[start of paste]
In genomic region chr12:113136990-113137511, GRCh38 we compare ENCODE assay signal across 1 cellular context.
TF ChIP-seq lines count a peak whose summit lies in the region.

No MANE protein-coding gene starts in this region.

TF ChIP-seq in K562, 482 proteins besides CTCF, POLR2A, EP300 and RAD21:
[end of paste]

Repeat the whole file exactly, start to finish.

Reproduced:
In genomic region chr12:113136990-113137511, GRCh38 we compare ENCODE assay signal across 1 cellular context.
TF ChIP-seq lines count a peak whose summit lies in the region.

No MANE protein-coding gene starts in this region.

TF ChIP-seq in K562, 482 proteins besides CTCF, POLR2A, EP300 and RAD21: